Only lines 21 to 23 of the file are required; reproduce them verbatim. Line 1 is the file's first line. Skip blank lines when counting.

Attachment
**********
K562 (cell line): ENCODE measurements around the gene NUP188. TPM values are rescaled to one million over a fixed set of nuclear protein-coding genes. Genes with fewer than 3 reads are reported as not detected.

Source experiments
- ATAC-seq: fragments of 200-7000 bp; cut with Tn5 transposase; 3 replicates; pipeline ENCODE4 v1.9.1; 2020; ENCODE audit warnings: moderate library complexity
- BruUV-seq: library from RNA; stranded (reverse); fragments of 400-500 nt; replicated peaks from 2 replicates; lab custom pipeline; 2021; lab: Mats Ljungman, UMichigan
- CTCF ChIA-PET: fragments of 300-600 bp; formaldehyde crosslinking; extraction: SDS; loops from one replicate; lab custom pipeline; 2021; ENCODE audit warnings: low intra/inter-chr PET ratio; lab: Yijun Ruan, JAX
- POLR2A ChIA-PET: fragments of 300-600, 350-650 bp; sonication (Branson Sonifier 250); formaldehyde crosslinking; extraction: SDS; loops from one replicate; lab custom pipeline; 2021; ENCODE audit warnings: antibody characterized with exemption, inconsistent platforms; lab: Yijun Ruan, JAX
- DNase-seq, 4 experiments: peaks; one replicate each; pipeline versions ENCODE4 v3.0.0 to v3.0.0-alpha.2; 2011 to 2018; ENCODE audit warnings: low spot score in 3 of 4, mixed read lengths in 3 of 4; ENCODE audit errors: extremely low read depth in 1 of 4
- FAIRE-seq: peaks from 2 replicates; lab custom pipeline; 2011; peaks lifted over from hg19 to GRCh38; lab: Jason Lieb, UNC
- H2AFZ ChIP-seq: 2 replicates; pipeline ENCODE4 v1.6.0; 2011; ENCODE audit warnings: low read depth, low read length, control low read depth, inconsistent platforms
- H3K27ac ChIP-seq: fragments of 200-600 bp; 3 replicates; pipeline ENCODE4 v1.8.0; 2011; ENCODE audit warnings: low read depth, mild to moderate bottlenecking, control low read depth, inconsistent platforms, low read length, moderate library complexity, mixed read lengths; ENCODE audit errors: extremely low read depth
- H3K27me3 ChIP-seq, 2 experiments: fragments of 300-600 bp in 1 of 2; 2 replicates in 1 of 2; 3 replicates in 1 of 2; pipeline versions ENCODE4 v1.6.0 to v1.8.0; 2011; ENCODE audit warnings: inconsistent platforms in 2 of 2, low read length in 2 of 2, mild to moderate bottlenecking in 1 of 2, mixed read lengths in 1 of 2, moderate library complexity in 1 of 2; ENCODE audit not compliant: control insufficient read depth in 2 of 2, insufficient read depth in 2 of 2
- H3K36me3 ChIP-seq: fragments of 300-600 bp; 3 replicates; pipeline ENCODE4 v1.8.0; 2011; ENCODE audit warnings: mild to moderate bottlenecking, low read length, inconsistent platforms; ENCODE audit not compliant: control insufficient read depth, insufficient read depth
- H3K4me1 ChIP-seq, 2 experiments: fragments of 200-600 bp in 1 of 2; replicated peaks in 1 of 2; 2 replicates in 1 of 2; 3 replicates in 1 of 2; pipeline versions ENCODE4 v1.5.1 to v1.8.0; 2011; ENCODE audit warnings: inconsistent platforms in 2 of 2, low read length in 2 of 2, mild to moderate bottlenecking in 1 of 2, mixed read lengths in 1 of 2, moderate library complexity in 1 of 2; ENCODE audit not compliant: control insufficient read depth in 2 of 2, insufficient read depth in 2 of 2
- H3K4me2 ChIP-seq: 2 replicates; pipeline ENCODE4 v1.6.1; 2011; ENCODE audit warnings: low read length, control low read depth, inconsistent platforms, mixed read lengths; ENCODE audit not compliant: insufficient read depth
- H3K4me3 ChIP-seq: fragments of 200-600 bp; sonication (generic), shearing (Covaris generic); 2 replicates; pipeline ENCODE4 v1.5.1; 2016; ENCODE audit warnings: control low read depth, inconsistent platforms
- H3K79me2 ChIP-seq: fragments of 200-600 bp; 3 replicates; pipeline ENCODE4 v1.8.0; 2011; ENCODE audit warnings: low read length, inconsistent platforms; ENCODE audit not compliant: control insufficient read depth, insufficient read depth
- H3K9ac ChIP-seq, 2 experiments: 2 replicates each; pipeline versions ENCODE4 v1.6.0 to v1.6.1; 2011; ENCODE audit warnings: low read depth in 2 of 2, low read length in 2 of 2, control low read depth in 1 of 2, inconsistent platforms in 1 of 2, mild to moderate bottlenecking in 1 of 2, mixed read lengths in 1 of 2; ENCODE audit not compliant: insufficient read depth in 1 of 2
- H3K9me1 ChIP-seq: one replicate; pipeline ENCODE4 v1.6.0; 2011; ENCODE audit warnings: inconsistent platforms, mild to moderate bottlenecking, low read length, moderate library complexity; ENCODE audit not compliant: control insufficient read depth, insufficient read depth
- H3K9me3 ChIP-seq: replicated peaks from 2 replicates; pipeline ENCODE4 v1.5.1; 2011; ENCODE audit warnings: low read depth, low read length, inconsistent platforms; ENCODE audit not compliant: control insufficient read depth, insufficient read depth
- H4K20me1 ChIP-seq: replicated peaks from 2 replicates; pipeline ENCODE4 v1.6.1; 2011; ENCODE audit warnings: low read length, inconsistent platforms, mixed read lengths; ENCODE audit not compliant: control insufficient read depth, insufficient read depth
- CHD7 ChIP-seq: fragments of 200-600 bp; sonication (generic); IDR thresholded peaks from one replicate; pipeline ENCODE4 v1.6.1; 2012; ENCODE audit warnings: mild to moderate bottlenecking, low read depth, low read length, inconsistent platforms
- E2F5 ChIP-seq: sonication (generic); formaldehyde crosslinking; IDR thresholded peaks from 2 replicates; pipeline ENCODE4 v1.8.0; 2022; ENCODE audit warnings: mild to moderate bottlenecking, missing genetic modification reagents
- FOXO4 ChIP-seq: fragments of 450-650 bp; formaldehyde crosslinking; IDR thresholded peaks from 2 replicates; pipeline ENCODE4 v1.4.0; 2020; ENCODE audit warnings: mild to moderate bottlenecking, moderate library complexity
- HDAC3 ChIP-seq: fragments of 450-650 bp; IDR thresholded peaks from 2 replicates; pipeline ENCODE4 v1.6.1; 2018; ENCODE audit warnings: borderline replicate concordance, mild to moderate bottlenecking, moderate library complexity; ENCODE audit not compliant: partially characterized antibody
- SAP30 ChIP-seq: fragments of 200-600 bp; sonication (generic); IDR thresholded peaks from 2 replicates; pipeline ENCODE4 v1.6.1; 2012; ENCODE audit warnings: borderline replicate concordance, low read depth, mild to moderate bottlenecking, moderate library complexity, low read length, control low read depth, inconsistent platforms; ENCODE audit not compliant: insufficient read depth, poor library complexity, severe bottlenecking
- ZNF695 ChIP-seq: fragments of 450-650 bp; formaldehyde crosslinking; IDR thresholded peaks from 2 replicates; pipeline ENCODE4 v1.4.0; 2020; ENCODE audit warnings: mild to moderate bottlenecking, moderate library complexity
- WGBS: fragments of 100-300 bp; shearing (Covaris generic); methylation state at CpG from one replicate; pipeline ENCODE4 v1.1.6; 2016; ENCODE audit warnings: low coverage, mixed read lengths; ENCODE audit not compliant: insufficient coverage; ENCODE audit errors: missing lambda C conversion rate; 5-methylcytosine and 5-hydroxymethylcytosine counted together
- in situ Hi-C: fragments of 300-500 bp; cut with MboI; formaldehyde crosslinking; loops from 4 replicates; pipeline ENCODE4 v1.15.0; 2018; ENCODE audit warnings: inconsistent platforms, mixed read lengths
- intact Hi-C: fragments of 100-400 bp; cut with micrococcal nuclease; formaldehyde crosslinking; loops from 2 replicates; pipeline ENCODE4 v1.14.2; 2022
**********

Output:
- CHD7 ChIP-seq: fragments of 200-600 bp; sonication (generic); IDR thresholded peaks from one replicate; pipeline ENCODE4 v1.6.1; 2012; ENCODE audit warnings: mild to moderate bottlenecking, low read depth, low read length, inconsistent platforms
- E2F5 ChIP-seq: sonication (generic); formaldehyde crosslinking; IDR thresholded peaks from 2 replicates; pipeline ENCODE4 v1.8.0; 2022; ENCODE audit warnings: mild to moderate bottlenecking, missing genetic modification reagents
- FOXO4 ChIP-seq: fragments of 450-650 bp; formaldehyde crosslinking; IDR thresholded peaks from 2 replicates; pipeline ENCODE4 v1.4.0; 2020; ENCODE audit warnings: mild to moderate bottlenecking, moderate library complexity